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July 29, 2014

Indian Army's Northern Command chief warns of 'spillover' from North Waziristan operation

[NDTV] - With reports of some terrorists having moved from North Waziristan after operations by Pakistan there, the Chief of the Northern Army Command Lieutenant General DS Hooda says that India needs to remain vigilant about infiltration and the possible fallout of the operations in North Waziristan.

"We are very closely looking at Pakistani operations which are carrying on in North Waziristan, and whether there is some spillover because there are reports of terrorists from those areas of having moved on from those areas and Pakistan Occupied Kashmir is a neighboring area to that, so whether there is any manifestation of that, and of course the larger Afghan issue," Lieutenant General Hooda told NDTV in an exclusive interview.

Lieutenant General Hooda was speaking to NDTV on the eve of the 15th Kargil Diwas, an annual ceremony in remembrance of the Indian army soldiers who laid down their lives during the Kargil War with Pakistan in 1999.

The Northern Army Command, that Lieutenant General Hooda leads, is the country's most operationally active command as it looks after the land borders with China and Pakistan. It is also responsible for looking after the Siachen Glacier region, the world's highest battlefield.

In his response to a question on the army's summer strategy of counter-infiltration, Lieutenant General Hooda said that the army's key challenges would revolve around the ongoing Amarnath trip as well as the elections in Jammu and Kashmir, expected to be held in October.

"We had to do some re-deployments to make sure that the Amarnath Yatra is successful and similarly as the election comes closer, a little more domination of the areas in the hinterland," Lieutenant General Hooda added.

The Indian Army continues to battle repeated ceasefire violations on the Line of Control from time to time. Last week, the Defence Minister informed Parliament that Pakistan had violated the ceasefire in Jammu and Kashmir 19 times since the new BJP-led government came to power.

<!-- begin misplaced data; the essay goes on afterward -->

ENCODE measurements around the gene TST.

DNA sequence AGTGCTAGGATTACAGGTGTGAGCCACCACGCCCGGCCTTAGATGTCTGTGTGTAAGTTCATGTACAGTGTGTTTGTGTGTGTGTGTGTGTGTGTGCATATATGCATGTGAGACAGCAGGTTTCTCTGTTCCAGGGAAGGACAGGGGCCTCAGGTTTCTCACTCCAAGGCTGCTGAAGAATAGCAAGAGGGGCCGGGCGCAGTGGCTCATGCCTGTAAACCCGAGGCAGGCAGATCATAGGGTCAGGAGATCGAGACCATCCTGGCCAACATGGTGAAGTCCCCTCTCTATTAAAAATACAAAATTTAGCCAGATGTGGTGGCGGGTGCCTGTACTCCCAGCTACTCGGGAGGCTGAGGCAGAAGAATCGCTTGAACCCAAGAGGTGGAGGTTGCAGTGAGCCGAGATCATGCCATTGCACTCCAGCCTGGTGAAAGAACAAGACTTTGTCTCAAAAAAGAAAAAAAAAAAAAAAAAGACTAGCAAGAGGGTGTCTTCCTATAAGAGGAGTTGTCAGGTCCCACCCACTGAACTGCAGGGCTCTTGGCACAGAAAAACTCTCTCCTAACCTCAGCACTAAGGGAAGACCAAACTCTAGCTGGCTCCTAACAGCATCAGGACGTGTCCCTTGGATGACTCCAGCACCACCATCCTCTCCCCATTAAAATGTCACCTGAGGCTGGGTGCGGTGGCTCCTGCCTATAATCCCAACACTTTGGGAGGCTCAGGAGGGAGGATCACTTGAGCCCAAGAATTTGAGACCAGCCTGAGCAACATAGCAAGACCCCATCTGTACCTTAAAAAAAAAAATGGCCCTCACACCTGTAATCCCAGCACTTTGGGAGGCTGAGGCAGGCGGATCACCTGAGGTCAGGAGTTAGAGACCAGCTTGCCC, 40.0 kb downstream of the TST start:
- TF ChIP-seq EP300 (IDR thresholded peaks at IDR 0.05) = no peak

Chinese army officers embarass Indian Army chief with questions on Arunachal and Tibet

by Pradip R. Sagar [dnaindia.com] - Army chief General Bikram Singh faced some embarrassing questions from officers of the People's Liberation Army during his recent visit to Beijing to deliver a guest lecture at China's prestigious National Defence University.

General Singh, who visited China from July2 to 5, was the first Indian army chief to address PLA's premier defence university.

Following General Singh's lecture to the cadets at the University, a woman Colonel from the audience asked him to explain the Indian Army's stand on Arunachal Pradesh. The next question was on Tibet and the activities of Tibetan refugees in India.

Though General Bikram Singh dodged both questions well enough, he was taken aback by the set of 'unexpected and embarrassing questions'. On Arunachal Pradesh, the army chief said that "Arunachal Pradesh is an integral part of India.' While on the activities of Tibetans living in India, he simply reiterated Indian government's stand that "India does not allow any foreign political activities from its soil".

The development has raised the hackles of the defence establishment which is seeing it as a deliberate attempt by China to discomfit the Indian army chief.

Visiting dignitaries do face tough questions on sensitive issues but most of them come from journalists in forums like press conferences and background briefings, and not serving government officials of a much junior rank.

"India and China have established diplomatic channels to tackle issues related to the boundary dispute. This was certainly not the forum for it," said an official who is privy to the developments in the matter.
General Singh, who was the first Indian Army chief to visit China in nine years, interacted with the PLA cadets discussing India-China relations and the ties between the two militaries.

According to officials, the army chief spoke on strategic military leadership challenges in the 21 st century, without making any direct reference to Sino-India ties. He later answered questions on the bilateral ties and relations between the two militaries.
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